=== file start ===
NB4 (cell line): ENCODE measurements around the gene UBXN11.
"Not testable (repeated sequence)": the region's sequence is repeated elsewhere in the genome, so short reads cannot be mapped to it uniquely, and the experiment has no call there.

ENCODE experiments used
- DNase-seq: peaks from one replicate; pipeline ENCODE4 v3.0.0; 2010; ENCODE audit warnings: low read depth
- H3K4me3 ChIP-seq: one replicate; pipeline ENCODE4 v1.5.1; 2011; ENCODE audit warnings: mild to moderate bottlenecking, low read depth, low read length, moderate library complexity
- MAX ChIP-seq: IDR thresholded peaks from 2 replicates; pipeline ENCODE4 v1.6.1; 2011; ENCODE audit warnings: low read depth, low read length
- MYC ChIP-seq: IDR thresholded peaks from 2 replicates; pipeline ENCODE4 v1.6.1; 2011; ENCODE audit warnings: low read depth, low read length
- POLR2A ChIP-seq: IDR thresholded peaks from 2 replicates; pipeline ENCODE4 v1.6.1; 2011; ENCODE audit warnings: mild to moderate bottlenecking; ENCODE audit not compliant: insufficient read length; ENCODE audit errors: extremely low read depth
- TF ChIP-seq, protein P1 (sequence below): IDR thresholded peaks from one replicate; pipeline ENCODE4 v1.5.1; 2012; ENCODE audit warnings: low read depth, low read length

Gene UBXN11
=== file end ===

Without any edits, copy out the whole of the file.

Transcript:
NB4 (cell line): ENCODE measurements around the gene UBXN11.
"Not testable (repeated sequence)": the region's sequence is repeated elsewhere in the genome, so short reads cannot be mapped to it uniquely, and the experiment has no call there.

ENCODE experiments used
- DNase-seq: peaks from one replicate; pipeline ENCODE4 v3.0.0; 2010; ENCODE audit warnings: low read depth
- H3K4me3 ChIP-seq: one replicate; pipeline ENCODE4 v1.5.1; 2011; ENCODE audit warnings: mild to moderate bottlenecking, low read depth, low read length, moderate library complexity
- MAX ChIP-seq: IDR thresholded peaks from 2 replicates; pipeline ENCODE4 v1.6.1; 2011; ENCODE audit warnings: low read depth, low read length
- MYC ChIP-seq: IDR thresholded peaks from 2 replicates; pipeline ENCODE4 v1.6.1; 2011; ENCODE audit warnings: low read depth, low read length
- POLR2A ChIP-seq: IDR thresholded peaks from 2 replicates; pipeline ENCODE4 v1.6.1; 2011; ENCODE audit warnings: mild to moderate bottlenecking; ENCODE audit not compliant: insufficient read length; ENCODE audit errors: extremely low read depth
- TF ChIP-seq, protein P1 (sequence below): IDR thresholded peaks from one replicate; pipeline ENCODE4 v1.5.1; 2012; ENCODE audit warnings: low read depth, low read length

Gene UBXN11